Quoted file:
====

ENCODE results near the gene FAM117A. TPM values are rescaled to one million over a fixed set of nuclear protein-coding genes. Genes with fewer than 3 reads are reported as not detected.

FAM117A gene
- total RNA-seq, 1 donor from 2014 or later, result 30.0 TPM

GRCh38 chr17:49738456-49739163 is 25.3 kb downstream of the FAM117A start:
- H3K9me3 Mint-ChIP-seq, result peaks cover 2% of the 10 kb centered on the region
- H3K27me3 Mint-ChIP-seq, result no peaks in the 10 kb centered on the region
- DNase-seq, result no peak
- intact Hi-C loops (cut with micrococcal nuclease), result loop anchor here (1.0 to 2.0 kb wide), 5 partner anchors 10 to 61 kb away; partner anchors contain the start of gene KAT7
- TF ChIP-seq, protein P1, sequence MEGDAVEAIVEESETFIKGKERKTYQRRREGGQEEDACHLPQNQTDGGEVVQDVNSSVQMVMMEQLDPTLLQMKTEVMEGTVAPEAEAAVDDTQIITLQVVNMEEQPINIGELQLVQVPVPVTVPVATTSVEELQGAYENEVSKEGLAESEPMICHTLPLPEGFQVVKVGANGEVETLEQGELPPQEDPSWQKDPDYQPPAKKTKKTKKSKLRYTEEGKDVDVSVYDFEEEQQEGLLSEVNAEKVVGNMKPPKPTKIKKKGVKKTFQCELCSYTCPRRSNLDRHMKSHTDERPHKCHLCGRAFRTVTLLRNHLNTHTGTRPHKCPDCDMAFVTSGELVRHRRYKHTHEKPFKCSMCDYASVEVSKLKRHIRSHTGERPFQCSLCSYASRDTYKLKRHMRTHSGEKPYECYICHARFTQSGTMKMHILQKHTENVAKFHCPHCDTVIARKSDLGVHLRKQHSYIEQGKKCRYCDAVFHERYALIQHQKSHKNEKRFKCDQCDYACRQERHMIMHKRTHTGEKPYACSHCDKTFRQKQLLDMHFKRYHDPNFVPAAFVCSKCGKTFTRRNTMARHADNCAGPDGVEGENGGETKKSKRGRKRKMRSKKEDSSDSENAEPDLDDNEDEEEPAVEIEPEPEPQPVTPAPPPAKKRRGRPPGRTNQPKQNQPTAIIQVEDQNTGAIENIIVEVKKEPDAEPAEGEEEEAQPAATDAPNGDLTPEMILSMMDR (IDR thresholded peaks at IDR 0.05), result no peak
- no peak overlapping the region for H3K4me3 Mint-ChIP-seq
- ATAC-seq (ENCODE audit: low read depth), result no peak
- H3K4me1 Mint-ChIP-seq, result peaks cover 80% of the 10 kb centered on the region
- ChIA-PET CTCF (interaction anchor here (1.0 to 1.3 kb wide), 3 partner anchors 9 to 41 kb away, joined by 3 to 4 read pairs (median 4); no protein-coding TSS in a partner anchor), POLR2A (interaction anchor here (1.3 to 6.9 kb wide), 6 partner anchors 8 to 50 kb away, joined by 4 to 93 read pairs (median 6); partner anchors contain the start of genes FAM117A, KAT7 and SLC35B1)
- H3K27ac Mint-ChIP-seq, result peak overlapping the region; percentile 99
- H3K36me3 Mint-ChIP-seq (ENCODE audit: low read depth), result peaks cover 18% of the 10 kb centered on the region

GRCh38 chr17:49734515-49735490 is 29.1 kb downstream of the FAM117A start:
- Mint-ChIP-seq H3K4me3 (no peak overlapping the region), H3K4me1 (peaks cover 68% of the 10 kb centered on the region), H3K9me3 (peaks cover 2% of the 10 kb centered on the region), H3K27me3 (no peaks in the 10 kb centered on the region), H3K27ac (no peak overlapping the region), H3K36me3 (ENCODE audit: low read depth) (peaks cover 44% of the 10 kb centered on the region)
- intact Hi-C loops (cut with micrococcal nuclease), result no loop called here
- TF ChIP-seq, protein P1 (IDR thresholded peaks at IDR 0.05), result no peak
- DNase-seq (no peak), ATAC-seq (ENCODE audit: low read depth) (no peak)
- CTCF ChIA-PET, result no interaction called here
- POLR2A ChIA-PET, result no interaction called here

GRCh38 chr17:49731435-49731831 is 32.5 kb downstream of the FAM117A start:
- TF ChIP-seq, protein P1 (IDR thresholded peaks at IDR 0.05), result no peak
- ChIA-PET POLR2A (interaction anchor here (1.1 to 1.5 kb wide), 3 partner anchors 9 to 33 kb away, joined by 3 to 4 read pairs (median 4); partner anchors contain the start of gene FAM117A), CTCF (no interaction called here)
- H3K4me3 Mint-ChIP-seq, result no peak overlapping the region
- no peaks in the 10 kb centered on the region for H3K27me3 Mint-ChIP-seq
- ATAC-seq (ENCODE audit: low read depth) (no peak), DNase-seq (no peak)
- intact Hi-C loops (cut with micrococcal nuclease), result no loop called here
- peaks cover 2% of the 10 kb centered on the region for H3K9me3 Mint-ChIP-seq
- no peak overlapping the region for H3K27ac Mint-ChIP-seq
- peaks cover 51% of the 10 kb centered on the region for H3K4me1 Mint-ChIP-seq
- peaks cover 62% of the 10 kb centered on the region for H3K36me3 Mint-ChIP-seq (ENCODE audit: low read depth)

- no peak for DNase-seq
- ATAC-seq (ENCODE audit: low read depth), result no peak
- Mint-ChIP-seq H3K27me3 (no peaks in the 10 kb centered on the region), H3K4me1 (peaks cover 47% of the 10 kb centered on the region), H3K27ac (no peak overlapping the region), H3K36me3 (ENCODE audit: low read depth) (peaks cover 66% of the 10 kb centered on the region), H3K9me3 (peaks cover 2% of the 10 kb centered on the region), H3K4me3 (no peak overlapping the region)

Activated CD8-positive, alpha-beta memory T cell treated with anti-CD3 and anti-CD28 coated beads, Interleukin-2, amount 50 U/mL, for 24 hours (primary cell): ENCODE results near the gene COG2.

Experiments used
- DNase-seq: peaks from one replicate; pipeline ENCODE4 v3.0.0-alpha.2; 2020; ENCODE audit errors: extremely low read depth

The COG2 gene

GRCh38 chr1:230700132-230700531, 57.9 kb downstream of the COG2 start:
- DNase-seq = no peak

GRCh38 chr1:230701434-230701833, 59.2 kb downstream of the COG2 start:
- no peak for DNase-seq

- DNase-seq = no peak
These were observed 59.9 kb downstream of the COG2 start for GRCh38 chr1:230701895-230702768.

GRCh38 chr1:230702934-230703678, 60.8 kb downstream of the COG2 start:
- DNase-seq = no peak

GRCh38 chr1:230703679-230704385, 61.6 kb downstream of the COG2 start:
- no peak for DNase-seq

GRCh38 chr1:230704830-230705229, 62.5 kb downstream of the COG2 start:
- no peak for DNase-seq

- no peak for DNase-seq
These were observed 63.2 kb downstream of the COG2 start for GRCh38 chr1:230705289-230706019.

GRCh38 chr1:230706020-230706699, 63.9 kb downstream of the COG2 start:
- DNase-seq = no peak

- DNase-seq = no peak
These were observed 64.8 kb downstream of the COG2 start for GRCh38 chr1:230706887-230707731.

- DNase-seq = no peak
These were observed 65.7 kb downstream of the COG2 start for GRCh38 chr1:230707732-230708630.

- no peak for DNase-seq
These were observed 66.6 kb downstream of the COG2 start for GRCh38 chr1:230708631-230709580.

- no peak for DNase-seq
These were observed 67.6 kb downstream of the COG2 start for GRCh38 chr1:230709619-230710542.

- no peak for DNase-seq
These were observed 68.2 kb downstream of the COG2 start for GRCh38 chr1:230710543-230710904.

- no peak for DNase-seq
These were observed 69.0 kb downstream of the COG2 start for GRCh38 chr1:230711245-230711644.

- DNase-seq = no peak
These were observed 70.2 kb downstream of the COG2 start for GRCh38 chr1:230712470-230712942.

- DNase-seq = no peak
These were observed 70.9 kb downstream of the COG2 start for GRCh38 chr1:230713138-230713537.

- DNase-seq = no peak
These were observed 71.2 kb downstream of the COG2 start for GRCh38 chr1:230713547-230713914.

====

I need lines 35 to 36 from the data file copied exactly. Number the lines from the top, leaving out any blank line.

- ATAC-seq (ENCODE audit: low read depth), result no peak
- Mint-ChIP-seq H3K27me3 (no peaks in the 10 kb centered on the region), H3K4me1 (peaks cover 47% of the 10 kb centered on the region), H3K27ac (no peak overlapping the region), H3K36me3 (ENCODE audit: low read depth) (peaks cover 66% of the 10 kb centered on the region), H3K9me3 (peaks cover 2% of the 10 kb centered on the region), H3K4me3 (no peak overlapping the region)